The ‘Leave No One Behind Index 2018’ by the Overseas Development Institute builds on a 2017 analysis, evaluating the extent to which 86 countries are ready to leave no one behind.
A breakfast event held in the margins of the High-level Political Forum on Sustainable Development provided an overview of key findings.
Panelists from the UNDP, Dominican Republic and Canada offered insights on the challenges faced in their efforts to leave no one behind.
While ODI’s Index primarily focuses on countries’ readiness to leave no one behind, it also considers four indicators of outcomes in order to demonstrate actual progress: under-five mortality rate; financial inclusion; access to electricity; and undernourishment.
18 July 2018: A briefing note and index launched in the margins of the UN High-level Political Forum on Sustainable Development (HLPF) reviews the readiness of 86 countries to “leave no one behind.” With the SDGs in effect for nearly 1,000 days, the Overseas Development Institute’s (ODI) ‘Leave No One Behind Index 2018’ explores the extent to which countries have the required data, policies and financing in place.
Elizabeth Stuart, ODI, emphasized during the launch event in New York, US, on 18 July 2018, that “we know what it takes” to deliver on a leave no one behind agenda, as articulated by the Index:
- data to identify who is left behind and take stock of progress;
- a reprioritization of policies to ensure that affected communities receive the resources they need;
- finance, particularly in the areas of education, health and social protection; and
- a rethinking of donors’ “risk appetites” to go beyond a poverty reduction agenda.
The 2018 Index builds on an inaugural Index released in 2017, adding a policy indicator on resilience, in line with the theme of the 2018 HLPF. Data collected on the additional indicator show that, of the 86 countries reviewed, more than half (46) are “not ready” to leave no one behind from a resilience perspective. Stuart said a new indicator will be added annually, in line with the theme of each year’s HLPF.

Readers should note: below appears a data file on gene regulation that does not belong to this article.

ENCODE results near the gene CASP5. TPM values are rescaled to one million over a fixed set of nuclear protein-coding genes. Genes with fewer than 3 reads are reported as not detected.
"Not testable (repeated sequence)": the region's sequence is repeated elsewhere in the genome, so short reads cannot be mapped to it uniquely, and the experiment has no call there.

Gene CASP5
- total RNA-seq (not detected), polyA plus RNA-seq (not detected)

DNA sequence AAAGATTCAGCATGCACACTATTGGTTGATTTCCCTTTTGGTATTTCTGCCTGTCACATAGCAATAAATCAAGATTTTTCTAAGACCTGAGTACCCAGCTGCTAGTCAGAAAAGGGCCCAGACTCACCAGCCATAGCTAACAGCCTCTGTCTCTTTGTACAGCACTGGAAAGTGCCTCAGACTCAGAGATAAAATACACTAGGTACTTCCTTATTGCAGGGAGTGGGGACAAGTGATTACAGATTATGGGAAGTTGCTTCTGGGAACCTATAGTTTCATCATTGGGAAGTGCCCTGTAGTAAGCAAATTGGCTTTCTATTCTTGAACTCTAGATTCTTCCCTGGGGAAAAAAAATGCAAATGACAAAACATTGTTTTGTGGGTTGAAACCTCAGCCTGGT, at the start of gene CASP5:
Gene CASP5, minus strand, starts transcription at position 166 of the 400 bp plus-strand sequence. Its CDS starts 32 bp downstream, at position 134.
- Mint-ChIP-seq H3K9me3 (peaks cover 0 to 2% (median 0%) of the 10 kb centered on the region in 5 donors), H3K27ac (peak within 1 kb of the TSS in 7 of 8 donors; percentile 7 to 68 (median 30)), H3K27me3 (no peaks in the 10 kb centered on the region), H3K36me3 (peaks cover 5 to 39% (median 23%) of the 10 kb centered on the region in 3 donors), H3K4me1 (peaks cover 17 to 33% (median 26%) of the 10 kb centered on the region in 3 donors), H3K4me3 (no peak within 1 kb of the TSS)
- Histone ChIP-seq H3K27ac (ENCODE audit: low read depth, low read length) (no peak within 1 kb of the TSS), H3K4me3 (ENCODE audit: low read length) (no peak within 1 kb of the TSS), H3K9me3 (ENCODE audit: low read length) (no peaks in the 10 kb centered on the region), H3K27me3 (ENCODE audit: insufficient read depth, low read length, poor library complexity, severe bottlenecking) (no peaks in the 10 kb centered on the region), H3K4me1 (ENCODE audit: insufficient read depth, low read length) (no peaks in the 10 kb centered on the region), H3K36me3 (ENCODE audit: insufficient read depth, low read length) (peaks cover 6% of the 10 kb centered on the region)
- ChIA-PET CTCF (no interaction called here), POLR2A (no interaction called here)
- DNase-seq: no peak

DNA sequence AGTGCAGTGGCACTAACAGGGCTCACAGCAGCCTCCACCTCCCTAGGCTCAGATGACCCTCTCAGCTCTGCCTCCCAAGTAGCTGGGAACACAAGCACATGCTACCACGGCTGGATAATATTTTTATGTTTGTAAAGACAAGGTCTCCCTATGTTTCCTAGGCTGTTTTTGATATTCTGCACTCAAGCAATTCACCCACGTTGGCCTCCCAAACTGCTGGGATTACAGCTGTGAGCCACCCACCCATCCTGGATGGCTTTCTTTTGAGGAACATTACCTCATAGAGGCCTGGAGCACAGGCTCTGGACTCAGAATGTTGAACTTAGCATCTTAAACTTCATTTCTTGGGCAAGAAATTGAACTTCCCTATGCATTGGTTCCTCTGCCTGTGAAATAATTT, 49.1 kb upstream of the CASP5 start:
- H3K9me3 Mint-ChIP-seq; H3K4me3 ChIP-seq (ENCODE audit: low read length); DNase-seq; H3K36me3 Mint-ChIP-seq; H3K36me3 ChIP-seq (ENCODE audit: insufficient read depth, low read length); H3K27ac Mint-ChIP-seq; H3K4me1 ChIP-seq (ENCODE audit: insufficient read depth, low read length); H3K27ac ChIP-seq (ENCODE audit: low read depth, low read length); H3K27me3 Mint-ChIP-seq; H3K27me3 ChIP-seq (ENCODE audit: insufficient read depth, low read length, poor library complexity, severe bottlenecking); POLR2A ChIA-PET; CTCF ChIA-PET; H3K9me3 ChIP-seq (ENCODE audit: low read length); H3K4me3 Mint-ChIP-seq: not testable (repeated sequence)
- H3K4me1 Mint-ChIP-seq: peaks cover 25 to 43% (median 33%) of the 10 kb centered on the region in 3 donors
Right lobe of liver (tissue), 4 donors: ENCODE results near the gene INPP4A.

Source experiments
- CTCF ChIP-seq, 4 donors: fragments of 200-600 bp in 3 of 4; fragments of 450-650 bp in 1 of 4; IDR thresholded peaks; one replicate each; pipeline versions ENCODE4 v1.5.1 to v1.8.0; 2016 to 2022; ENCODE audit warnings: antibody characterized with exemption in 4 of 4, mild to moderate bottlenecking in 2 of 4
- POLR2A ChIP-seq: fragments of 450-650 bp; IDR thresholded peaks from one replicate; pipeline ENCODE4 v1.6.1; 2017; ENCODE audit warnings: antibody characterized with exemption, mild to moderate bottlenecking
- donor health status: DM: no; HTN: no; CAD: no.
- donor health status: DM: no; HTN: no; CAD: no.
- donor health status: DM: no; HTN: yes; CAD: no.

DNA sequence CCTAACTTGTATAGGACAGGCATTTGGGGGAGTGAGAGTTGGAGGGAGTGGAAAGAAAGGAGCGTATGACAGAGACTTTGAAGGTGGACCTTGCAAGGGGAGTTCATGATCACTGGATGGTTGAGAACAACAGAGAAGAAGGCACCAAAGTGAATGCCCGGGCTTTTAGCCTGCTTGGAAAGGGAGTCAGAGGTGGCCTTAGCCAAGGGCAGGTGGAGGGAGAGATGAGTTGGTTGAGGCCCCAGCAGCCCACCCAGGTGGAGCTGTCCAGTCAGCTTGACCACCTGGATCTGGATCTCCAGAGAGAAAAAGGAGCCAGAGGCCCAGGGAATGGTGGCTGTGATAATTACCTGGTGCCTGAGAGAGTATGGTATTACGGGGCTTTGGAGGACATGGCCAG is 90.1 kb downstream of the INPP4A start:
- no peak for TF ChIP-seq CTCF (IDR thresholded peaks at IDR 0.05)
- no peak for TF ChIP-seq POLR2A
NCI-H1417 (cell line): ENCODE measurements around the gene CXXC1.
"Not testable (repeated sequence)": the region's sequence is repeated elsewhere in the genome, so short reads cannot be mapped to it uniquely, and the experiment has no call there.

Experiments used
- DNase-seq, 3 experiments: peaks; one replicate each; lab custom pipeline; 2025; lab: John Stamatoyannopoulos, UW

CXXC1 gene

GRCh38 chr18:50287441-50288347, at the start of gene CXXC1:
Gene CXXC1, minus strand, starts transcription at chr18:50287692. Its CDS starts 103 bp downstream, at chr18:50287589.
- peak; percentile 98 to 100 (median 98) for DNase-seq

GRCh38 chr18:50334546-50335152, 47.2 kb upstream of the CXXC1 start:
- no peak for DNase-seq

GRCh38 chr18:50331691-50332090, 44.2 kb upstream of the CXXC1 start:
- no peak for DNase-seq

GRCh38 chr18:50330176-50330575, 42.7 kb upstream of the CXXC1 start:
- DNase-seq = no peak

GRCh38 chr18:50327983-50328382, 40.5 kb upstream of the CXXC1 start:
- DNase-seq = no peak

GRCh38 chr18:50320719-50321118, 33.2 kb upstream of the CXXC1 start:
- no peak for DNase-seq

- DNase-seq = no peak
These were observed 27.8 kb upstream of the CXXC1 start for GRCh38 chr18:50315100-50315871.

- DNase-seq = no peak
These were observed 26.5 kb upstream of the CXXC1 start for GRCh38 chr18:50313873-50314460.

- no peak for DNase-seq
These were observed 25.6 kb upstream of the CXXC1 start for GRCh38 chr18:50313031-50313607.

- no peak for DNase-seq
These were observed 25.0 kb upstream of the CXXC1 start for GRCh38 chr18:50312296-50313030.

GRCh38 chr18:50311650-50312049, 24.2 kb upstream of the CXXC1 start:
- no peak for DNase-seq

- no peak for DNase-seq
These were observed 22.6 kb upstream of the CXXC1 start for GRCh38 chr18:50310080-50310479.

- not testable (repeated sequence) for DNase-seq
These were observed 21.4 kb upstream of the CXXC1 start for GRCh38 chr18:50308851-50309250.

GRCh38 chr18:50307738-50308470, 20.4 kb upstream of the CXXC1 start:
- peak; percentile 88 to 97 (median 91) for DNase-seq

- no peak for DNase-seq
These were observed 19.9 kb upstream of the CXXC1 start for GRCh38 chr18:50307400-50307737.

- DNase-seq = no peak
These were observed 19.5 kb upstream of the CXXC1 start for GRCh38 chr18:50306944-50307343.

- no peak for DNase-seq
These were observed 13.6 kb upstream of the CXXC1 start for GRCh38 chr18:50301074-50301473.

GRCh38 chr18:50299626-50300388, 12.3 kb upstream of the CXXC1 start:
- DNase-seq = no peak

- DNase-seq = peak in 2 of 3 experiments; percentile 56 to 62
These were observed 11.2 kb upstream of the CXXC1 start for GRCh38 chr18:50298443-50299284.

The updated Index includes all countries that presented Voluntary National Reviews (VNRs) in 2017 and 2018. On progress, the briefing note highlights that much of the progress made since last year has been in the realm of data, and 11 countries have improved their index score since 2017. Overall, ODI finds that 55 countries are “ready” to meet their commitment, 24 are “partially ready,” five are “not ready,” and two have insufficient data to make an informed assessment. The briefing note concludes that “many countries are insufficiently prepared” to leave no one behind from a resilience perspective, with a quarter failing to enact appropriate policy frameworks. Further, the briefing note flags as a concern the finding that, despite the theme of the 2018 HLPF, most countries fail to identify, let alone prioritize, those most at risk of being left behind in the preparation of their National Adaptation Plans (NAPs) and other adaptation projects. A search of 57 countries’ Nationally Determined Contributions (NDCs) under the Paris Agreement on climate change found that almost half did not contain a single mention of ODI’s keywords relating to a leave no one behind agenda.